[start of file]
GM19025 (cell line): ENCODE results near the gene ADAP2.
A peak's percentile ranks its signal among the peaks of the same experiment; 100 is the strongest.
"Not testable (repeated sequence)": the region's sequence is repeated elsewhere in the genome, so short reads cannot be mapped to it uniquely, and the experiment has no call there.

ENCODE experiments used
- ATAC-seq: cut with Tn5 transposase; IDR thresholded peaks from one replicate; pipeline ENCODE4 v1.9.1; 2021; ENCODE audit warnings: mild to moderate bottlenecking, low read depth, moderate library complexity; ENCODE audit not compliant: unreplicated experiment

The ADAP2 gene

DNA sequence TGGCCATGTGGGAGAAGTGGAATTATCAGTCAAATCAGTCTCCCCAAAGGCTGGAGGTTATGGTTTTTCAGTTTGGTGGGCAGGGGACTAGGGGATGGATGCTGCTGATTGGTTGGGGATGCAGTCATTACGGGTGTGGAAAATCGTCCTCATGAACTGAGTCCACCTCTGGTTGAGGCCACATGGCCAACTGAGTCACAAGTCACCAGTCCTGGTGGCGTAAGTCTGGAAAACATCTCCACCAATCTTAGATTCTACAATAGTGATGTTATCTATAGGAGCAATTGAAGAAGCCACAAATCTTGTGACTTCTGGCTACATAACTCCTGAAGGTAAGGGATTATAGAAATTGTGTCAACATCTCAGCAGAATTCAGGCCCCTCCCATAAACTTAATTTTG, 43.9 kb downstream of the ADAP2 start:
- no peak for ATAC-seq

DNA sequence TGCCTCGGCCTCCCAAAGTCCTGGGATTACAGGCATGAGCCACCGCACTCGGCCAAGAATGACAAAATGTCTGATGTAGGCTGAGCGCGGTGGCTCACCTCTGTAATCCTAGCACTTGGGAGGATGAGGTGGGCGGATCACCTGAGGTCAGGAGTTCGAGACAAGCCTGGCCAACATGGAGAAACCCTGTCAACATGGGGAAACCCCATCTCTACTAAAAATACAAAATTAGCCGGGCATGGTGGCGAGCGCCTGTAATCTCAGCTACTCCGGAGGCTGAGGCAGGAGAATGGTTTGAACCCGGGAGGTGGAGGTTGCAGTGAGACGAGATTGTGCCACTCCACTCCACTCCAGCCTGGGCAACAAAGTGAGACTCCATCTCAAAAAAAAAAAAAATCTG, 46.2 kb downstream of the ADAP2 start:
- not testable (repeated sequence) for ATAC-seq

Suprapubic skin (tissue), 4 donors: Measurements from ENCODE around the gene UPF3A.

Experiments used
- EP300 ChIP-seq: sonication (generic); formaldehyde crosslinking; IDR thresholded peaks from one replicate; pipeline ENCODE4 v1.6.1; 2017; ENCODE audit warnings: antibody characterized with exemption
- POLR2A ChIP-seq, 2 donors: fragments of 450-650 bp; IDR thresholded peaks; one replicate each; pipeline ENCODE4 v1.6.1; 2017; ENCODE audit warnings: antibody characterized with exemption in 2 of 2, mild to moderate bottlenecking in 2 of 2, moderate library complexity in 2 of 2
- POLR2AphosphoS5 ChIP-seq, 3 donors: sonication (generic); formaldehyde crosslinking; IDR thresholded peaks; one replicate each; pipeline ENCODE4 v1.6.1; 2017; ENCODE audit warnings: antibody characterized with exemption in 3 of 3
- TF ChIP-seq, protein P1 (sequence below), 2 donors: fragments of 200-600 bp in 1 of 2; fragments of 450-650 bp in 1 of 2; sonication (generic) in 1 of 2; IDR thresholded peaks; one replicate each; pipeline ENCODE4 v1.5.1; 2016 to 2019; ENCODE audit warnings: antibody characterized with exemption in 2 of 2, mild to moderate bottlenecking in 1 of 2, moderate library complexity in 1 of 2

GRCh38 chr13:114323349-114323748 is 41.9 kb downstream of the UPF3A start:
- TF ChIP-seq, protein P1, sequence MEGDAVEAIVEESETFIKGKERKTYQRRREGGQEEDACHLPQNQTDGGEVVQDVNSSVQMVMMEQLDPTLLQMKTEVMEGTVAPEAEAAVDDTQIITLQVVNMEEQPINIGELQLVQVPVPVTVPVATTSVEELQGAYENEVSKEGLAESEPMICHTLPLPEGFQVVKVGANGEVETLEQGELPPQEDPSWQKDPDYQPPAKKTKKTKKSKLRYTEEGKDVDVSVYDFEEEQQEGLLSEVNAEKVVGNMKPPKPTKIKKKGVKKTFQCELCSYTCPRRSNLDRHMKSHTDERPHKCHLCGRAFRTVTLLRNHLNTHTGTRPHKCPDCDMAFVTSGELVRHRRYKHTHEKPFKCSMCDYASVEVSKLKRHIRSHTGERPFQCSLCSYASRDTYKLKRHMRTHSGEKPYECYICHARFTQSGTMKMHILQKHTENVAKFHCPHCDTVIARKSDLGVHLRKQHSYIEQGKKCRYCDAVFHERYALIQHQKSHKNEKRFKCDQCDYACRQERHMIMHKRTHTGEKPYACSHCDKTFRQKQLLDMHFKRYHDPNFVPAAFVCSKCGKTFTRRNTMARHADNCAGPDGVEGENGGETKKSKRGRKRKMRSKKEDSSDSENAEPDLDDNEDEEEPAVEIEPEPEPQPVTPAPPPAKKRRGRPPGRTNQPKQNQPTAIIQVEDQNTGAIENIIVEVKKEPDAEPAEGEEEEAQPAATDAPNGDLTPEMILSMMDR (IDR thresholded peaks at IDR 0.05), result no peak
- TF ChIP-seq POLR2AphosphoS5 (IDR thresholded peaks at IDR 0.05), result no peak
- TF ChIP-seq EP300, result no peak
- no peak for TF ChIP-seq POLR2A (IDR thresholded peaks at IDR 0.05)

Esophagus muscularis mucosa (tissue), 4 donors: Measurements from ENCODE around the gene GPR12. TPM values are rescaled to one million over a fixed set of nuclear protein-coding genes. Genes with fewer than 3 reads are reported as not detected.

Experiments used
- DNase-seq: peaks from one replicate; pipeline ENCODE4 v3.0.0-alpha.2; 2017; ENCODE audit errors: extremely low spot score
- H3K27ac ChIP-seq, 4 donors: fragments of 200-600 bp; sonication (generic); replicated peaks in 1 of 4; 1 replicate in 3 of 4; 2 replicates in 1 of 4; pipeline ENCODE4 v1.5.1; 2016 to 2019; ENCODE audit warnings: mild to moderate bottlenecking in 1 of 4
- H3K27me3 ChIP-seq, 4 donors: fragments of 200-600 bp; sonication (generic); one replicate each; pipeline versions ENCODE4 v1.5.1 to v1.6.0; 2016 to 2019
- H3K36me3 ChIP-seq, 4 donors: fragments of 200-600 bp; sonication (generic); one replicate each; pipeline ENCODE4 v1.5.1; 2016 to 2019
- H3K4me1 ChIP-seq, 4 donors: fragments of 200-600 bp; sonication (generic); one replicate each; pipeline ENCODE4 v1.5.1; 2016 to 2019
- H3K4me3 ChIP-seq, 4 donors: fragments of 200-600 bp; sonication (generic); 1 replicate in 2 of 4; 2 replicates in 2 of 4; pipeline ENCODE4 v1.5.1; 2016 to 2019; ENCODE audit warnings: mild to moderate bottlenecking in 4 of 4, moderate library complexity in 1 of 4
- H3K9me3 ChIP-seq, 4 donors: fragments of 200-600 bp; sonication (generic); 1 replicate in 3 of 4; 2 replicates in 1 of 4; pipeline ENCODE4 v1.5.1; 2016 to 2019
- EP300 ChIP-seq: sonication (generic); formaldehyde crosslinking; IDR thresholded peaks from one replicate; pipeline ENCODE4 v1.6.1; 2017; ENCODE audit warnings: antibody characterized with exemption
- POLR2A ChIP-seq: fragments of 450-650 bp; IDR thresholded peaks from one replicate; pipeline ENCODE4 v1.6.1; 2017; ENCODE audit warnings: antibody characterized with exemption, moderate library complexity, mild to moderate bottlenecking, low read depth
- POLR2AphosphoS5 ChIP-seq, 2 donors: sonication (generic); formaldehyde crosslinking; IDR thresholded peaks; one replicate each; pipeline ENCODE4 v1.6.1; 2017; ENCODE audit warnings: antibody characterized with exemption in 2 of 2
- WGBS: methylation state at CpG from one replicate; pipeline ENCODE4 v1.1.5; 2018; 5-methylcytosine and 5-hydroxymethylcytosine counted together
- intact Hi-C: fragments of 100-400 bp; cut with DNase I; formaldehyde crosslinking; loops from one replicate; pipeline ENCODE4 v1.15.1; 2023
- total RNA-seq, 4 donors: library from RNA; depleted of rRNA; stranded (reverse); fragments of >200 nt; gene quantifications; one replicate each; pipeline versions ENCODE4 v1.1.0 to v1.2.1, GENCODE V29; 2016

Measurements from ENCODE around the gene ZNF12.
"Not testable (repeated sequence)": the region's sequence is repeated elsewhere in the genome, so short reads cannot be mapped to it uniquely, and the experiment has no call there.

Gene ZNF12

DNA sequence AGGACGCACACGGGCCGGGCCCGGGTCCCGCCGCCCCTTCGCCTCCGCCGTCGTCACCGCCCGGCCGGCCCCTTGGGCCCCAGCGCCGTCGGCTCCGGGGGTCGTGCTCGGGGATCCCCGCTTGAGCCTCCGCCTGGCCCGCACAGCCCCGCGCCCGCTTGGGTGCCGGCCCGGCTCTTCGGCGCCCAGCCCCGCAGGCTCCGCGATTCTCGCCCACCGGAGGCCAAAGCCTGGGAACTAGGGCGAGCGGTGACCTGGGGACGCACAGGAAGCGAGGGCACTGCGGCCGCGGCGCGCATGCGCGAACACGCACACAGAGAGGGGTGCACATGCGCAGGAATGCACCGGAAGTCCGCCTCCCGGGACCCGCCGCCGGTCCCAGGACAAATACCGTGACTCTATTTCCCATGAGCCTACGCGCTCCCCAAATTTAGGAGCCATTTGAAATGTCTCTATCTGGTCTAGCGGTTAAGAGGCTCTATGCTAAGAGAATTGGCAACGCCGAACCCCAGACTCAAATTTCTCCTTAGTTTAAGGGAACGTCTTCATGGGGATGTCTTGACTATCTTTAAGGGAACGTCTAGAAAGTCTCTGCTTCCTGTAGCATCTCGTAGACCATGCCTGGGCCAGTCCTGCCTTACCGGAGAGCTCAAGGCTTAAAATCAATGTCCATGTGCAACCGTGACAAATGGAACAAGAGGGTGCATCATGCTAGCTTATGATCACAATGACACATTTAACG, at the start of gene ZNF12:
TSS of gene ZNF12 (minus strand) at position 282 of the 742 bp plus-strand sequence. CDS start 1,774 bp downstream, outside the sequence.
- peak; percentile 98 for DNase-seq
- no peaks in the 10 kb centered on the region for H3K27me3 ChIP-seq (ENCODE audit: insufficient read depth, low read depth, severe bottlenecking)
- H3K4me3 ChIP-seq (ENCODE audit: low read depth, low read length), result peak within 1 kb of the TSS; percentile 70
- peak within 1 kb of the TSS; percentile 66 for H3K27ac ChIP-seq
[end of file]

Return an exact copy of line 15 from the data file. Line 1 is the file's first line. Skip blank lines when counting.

- POLR2AphosphoS5 ChIP-seq, 3 donors: sonication (generic); formaldehyde crosslinking; IDR thresholded peaks; one replicate each; pipeline ENCODE4 v1.6.1; 2017; ENCODE audit warnings: antibody characterized with exemption in 3 of 3